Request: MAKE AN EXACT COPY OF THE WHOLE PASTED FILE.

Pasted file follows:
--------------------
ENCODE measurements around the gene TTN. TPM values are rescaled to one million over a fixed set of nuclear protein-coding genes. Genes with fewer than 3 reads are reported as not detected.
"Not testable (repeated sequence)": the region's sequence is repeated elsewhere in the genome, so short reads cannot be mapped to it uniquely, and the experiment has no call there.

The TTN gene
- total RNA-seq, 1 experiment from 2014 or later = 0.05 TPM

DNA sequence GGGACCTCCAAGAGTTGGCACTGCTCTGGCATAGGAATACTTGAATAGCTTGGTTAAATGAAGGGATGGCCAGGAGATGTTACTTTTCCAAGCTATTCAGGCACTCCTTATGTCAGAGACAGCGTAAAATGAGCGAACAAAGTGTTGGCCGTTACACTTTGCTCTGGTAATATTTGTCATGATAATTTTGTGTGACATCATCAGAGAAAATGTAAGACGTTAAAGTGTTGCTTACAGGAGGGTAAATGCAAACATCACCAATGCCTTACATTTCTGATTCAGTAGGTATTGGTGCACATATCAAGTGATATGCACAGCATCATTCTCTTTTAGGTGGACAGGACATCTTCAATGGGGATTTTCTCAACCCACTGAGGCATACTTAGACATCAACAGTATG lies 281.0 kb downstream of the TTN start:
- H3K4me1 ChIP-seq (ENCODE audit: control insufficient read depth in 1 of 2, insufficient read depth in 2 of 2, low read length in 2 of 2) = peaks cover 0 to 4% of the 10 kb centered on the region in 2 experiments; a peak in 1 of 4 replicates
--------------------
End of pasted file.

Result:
ENCODE measurements around the gene TTN. TPM values are rescaled to one million over a fixed set of nuclear protein-coding genes. Genes with fewer than 3 reads are reported as not detected.
"Not testable (repeated sequence)": the region's sequence is repeated elsewhere in the genome, so short reads cannot be mapped to it uniquely, and the experiment has no call there.

The TTN gene
- total RNA-seq, 1 experiment from 2014 or later = 0.05 TPM

DNA sequence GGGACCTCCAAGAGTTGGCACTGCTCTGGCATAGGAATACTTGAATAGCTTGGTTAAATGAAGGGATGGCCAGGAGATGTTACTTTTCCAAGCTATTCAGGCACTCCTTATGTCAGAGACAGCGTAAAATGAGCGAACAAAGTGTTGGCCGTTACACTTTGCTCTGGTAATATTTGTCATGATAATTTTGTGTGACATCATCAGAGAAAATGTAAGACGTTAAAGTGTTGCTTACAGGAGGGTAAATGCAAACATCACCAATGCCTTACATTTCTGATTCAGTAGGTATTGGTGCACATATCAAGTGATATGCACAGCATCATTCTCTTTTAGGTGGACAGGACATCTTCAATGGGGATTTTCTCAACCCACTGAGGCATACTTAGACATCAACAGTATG lies 281.0 kb downstream of the TTN start:
- H3K4me1 ChIP-seq (ENCODE audit: control insufficient read depth in 1 of 2, insufficient read depth in 2 of 2, low read length in 2 of 2) = peaks cover 0 to 4% of the 10 kb centered on the region in 2 experiments; a peak in 1 of 4 replicates